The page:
1 December 2011
The winds are already gusting over 50 at Bullhead City Arizona and it looks like a major Santa Ana event is brewing for Southern California. The winds may exceed 50 mph across much of the Southland on Thursday and the fire danger will be extreme. These winds are an interesting phenomenon, and there are a lot of misconceptions about their causes. Here is a basic primer on the causes, and there are more than one!
You may think that these events happen when the winds blow through the canyons of the northwest-southeast trending coastal mountains. This is indeed the case but, it takes more than just that. You do need a strong pressure gradient that is blowing parallel with these canyons, but this alone does not mean a damaging wind event will occur.
Researchers at UCLA have found that sometimes a strong pressure gradient will develop across the mountains, and even though it’s channelling winds through the canyons, the winds just don’t get that strong. The researchers ran some high-resolution numerical models and developed a “Santa Ana” index to look at just what factors were involved in the strongest Santa Ana events. What they found, is that desert temperatures AND a strong pressure gradient seem to be the key.
It seems that if the deserts are cold, then the pressure will be high, compared to the warmer (less dense) air at the same altitude along the beaches. This cold, heavy air can be pushed by the existing pressure gradient over the mountains, where it then runs down hill to the coast! This added factor tends to increase the low-level winds greatly and damaging winds occur over a wide area along the coast.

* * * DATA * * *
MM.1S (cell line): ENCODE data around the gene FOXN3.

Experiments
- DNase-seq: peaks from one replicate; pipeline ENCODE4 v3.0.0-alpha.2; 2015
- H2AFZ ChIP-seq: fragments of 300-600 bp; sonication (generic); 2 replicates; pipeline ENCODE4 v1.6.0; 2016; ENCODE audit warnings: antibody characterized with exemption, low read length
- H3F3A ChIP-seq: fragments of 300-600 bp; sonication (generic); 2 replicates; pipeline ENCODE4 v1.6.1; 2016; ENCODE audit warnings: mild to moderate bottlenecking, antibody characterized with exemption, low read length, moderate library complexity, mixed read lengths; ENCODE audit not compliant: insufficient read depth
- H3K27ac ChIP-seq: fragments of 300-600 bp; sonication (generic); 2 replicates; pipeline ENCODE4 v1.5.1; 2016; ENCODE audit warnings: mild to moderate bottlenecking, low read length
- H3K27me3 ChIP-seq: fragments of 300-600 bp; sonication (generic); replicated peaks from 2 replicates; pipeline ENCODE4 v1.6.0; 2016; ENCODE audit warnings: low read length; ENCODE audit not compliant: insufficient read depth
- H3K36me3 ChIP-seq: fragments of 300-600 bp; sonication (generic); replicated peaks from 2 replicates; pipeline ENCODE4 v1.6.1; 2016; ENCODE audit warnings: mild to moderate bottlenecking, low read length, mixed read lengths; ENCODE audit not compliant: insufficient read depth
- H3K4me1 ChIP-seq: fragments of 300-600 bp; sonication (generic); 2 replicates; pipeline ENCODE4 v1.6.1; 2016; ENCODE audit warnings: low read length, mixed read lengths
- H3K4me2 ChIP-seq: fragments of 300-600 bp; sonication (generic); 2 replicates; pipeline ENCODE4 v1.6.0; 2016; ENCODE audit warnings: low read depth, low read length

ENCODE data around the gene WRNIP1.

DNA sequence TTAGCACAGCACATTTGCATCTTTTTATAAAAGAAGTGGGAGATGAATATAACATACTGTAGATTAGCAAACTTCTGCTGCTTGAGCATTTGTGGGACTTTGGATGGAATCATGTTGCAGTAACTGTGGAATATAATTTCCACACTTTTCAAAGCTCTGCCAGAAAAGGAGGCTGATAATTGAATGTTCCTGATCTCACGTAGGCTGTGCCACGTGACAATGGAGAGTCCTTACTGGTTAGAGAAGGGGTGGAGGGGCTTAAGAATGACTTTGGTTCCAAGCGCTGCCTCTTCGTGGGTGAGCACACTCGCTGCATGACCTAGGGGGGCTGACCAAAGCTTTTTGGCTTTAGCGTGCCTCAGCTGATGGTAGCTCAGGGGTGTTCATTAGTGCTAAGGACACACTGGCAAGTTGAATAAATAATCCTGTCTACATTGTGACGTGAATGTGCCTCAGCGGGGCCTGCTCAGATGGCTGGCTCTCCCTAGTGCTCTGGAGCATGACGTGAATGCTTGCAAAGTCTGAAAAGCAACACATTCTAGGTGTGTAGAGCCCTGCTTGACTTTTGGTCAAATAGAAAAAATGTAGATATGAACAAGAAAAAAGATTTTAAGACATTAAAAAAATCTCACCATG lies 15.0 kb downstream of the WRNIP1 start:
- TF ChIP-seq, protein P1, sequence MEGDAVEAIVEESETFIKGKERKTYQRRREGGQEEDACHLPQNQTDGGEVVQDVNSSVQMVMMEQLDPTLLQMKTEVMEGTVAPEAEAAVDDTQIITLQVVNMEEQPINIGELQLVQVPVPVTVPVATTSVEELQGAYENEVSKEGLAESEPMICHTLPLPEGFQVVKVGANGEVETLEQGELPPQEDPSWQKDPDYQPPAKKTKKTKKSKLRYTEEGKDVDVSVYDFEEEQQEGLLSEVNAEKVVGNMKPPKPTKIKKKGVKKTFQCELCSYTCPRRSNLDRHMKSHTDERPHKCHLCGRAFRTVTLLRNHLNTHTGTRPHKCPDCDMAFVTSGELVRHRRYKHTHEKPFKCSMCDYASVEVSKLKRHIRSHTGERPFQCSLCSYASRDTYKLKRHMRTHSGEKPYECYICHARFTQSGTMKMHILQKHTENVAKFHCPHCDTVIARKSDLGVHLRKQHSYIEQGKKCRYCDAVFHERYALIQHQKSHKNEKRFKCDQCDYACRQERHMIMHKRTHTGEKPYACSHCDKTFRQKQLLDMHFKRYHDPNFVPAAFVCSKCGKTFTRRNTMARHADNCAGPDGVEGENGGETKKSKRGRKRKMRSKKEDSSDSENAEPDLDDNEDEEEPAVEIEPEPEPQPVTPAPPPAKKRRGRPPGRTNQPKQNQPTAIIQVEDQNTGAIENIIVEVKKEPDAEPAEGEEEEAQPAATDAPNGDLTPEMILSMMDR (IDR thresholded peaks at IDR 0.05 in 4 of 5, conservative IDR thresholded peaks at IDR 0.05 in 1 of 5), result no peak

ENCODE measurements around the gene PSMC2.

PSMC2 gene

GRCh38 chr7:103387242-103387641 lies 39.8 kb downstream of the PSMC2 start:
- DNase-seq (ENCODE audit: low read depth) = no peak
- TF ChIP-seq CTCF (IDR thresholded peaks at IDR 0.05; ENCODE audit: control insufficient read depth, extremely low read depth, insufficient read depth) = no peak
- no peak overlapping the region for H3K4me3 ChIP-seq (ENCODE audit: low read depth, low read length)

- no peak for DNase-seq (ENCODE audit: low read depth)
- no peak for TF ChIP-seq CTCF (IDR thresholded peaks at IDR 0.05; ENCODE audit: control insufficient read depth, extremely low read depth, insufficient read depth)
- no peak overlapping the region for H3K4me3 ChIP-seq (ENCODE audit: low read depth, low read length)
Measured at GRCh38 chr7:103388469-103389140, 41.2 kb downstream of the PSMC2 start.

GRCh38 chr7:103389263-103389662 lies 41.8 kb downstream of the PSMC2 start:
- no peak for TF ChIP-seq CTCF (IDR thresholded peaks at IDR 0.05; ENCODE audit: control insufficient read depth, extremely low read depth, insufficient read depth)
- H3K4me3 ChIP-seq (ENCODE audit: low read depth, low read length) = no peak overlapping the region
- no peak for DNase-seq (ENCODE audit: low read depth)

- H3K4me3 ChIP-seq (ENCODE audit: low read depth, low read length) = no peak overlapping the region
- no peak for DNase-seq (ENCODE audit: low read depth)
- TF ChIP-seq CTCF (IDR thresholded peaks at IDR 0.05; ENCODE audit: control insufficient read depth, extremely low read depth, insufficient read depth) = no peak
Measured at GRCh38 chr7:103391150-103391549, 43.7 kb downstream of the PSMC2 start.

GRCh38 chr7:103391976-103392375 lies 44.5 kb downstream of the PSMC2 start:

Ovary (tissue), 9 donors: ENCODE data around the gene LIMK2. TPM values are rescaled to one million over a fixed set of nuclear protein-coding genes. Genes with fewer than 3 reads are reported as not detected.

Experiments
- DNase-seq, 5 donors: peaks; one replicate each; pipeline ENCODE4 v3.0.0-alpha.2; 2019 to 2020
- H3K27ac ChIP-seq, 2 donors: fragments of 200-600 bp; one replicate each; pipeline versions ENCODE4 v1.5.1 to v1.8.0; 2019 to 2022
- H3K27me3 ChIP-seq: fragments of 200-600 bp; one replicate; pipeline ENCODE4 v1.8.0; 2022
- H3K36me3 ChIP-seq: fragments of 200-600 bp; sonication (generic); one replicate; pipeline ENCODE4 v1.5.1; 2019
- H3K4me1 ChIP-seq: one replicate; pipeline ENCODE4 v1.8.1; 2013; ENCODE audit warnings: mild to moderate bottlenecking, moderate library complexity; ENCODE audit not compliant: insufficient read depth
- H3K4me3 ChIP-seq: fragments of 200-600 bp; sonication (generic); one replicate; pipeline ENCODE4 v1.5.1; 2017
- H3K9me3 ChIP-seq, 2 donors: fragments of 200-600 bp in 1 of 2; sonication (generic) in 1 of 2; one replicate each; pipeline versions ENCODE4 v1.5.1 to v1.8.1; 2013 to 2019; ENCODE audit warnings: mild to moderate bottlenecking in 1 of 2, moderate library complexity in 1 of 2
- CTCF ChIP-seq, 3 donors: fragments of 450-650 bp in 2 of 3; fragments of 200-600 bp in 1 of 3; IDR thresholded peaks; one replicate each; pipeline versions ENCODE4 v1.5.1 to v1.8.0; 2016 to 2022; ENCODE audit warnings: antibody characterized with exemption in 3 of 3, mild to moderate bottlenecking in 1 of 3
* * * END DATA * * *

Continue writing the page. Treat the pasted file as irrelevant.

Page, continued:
Cold air is heavy, and when it flows off a high plateau, strong “katabatic” winds can develop. I experienced one at Pond Inlet in the Canadian High Arctic, and Antarctica regularly sees katabatic winds over 100 mph. You can see one for yourself if you open the fridge in are feet on a warm muggy day. Notice that cloud that streams out of the fridge and falls to your feet? In a sense the Santa Ana’s are apparently a combination of pressure gradient, winds being channeled through mountains and a katabatic effect.
I found a fascinating paper on this by Mimi Hughes and Alex Hall at UCLA on all of this, and it’s well worth a read for weather geeks. Their research shows that these events are strongest in December and the current temperature at Edwards AFB as I write this is 51 degrees with winds gusting to 39 mph. LAX is 58 degrees, but the deserts will get a lot colder overnight and the winds will likely increase. The pressure gradient alone is very intense tonight and it is now December.
Things should improve by Friday, but I suspect you will be seeing images of Southern California on the national news Thursday..
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